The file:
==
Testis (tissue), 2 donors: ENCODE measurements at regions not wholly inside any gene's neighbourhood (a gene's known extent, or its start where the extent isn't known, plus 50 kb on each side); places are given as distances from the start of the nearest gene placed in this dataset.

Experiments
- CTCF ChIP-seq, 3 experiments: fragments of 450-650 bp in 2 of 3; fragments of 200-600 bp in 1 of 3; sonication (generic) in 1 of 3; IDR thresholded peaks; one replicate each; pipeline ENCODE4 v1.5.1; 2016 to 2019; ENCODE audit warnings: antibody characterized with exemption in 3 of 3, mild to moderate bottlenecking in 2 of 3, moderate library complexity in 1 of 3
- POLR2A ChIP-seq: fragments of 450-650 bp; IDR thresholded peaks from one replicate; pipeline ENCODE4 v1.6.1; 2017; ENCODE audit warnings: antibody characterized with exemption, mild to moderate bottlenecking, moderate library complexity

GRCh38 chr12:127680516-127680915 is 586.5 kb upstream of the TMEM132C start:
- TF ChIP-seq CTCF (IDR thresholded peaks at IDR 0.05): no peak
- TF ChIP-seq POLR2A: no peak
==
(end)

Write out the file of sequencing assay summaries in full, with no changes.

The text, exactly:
Testis (tissue), 2 donors: ENCODE measurements at regions not wholly inside any gene's neighbourhood (a gene's known extent, or its start where the extent isn't known, plus 50 kb on each side); places are given as distances from the start of the nearest gene placed in this dataset.

Experiments
- CTCF ChIP-seq, 3 experiments: fragments of 450-650 bp in 2 of 3; fragments of 200-600 bp in 1 of 3; sonication (generic) in 1 of 3; IDR thresholded peaks; one replicate each; pipeline ENCODE4 v1.5.1; 2016 to 2019; ENCODE audit warnings: antibody characterized with exemption in 3 of 3, mild to moderate bottlenecking in 2 of 3, moderate library complexity in 1 of 3
- POLR2A ChIP-seq: fragments of 450-650 bp; IDR thresholded peaks from one replicate; pipeline ENCODE4 v1.6.1; 2017; ENCODE audit warnings: antibody characterized with exemption, mild to moderate bottlenecking, moderate library complexity

GRCh38 chr12:127680516-127680915 is 586.5 kb upstream of the TMEM132C start:
- TF ChIP-seq CTCF (IDR thresholded peaks at IDR 0.05): no peak
- TF ChIP-seq POLR2A: no peak